Of course, it all starts with awareness, so let’s unpack the most common factors in 1-star reviews, and what you can do to avoid them.

Communication Problems

In our analysis of over 1,000 1-star reviews, a whopping 37% of them pointed to communication issues between the company and the customer being a primary reason for investing time to write about their negative experience online for the whole world to see.

Sadly, the most common of these was also one of the simplest: companies failing to return phone calls or show up at the appointed time. Very basic business etiquette was often lacking, as customers described taking days off of work to meet the restorer only to be left hanging with their contractor nowhere to be found. Follow up voicemails were left unreturned, and many times that was the last (and only) impression customers had of the business. These completely avoidable 1-star reviews did as much damage to the company’s Google score as running over a customer’s dog!

Elsewhere, multiple reviews mentioned a mitigation project going smoothly until the reconstruction team took over, at which point things fell apart and it became impossible to get answers from anybody. Poor communication at these critical ‘handoffs’ was a major recurring pain point. Customers recounted horror stories of being stuck in hotels for eight or nine months while left in limbo with no answers on timelines or progress. It’s important to note in these cases, even if the poor communication was the fault of a third party company in charge of the rebuild, it was the original Restoration company who bore the brunt of the customer’s anger and their negative online review.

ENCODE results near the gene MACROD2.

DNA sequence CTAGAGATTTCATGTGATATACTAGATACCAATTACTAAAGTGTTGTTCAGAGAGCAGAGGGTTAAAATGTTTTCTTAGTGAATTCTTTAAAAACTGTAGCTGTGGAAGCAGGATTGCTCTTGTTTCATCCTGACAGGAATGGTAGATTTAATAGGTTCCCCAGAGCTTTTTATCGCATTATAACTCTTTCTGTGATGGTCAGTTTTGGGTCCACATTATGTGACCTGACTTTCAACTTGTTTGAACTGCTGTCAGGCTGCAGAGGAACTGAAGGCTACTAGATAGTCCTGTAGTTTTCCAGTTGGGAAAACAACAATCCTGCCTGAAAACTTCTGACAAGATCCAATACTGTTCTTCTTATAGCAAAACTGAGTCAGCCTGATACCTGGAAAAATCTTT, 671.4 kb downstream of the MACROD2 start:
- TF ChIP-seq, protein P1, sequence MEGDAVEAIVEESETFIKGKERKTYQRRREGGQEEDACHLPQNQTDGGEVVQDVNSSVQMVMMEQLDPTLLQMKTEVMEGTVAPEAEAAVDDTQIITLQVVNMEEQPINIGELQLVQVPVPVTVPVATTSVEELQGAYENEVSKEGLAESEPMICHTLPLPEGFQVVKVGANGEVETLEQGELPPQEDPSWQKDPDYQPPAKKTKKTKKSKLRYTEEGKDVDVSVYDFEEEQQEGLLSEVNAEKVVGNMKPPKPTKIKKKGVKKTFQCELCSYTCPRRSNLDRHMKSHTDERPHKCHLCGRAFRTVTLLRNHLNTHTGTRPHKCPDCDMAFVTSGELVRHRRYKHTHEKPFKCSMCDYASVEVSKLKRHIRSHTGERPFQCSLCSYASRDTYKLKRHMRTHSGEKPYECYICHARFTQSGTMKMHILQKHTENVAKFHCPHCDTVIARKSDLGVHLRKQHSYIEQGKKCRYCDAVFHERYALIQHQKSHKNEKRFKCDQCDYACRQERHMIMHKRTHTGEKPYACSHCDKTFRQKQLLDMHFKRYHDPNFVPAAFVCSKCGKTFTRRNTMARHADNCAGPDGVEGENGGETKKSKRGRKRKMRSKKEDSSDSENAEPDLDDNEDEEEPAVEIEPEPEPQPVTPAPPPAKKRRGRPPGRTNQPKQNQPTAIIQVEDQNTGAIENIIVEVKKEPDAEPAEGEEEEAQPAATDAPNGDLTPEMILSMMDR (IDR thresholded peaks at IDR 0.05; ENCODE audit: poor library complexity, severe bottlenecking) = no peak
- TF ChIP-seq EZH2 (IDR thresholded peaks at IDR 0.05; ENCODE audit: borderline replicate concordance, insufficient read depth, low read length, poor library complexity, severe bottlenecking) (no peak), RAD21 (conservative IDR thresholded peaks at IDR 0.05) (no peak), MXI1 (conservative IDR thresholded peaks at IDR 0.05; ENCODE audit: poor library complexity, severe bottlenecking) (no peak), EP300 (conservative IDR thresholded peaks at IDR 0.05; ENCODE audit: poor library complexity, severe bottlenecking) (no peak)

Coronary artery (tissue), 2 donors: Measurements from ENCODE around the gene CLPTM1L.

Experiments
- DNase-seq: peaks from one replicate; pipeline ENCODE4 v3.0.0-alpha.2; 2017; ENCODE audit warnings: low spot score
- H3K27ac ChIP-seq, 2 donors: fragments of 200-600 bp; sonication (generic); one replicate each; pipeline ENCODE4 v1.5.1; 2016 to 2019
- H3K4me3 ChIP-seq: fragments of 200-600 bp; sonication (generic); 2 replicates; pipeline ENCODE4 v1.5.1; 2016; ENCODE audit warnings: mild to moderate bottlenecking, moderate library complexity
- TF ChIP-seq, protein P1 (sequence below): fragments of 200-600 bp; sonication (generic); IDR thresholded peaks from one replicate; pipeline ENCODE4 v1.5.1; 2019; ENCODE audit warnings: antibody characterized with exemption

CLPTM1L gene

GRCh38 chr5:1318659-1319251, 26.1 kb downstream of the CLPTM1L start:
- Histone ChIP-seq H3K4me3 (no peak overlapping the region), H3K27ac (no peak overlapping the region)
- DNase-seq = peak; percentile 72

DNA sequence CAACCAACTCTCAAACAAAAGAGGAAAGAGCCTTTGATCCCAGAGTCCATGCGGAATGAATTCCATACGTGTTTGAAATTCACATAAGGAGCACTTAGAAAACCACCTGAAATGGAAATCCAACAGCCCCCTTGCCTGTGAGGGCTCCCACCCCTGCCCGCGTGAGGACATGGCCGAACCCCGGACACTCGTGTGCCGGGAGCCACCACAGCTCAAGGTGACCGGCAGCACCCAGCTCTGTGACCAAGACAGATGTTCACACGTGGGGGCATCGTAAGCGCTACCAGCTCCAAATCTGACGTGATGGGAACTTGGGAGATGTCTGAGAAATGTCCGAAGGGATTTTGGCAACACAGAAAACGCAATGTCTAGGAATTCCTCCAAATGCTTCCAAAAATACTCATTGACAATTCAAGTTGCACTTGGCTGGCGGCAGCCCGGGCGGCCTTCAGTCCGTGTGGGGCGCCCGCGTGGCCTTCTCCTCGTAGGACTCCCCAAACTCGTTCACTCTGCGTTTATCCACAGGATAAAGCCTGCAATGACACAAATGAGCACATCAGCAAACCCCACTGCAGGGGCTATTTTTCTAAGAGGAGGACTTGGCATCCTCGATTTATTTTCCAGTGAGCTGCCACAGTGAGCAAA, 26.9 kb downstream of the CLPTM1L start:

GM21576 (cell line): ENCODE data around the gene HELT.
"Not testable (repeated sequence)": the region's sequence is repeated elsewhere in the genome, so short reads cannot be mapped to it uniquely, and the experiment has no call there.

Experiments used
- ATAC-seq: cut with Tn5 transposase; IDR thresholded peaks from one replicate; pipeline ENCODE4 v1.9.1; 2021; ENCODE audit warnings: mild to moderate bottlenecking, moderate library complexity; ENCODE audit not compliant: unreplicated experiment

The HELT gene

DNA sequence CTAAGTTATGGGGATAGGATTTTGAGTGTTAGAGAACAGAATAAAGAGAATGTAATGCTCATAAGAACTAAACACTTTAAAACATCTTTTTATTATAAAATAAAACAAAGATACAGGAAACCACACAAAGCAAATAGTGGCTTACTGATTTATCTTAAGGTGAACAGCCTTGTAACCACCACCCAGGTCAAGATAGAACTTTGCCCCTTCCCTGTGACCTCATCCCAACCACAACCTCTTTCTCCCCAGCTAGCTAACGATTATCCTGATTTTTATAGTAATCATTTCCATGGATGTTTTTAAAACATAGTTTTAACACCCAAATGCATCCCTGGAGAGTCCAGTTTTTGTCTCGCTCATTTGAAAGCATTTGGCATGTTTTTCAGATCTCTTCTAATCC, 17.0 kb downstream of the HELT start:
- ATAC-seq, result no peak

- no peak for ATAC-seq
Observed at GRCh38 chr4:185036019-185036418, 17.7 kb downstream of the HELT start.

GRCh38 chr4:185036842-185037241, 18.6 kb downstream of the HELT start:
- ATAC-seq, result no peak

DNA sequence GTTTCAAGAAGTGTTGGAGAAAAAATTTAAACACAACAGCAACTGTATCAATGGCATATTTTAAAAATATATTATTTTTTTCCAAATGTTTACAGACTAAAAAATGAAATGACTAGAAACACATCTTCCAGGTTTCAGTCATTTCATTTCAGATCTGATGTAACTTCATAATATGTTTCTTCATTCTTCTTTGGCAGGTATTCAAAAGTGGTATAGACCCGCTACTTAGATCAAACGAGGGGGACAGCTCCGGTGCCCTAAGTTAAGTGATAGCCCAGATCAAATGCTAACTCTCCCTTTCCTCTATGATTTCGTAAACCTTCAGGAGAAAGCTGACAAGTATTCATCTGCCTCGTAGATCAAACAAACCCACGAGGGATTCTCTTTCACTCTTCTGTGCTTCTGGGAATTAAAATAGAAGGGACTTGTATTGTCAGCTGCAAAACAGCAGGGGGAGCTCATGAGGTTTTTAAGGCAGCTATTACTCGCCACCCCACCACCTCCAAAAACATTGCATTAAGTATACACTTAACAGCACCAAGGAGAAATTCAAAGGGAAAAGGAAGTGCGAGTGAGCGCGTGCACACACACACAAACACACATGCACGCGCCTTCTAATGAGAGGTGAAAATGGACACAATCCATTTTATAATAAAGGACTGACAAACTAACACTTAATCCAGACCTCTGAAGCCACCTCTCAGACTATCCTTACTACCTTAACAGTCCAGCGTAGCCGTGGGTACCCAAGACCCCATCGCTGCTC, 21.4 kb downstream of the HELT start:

Thankfully, problems like this can be fixed, in some cases rather easily. For example, 10% of all reviews we analyzed were rated 1-star simply because the business never called back a customer requesting a quote. Likewise, ingraining the habit into team members to send a head’s up text when they’re running late can have an equally powerful impact on a customer’s impression of the professionalism of the company. Implementing a ‘call when running late’ policy can have a significant impact when you look at the very real impact of a single 1-star review.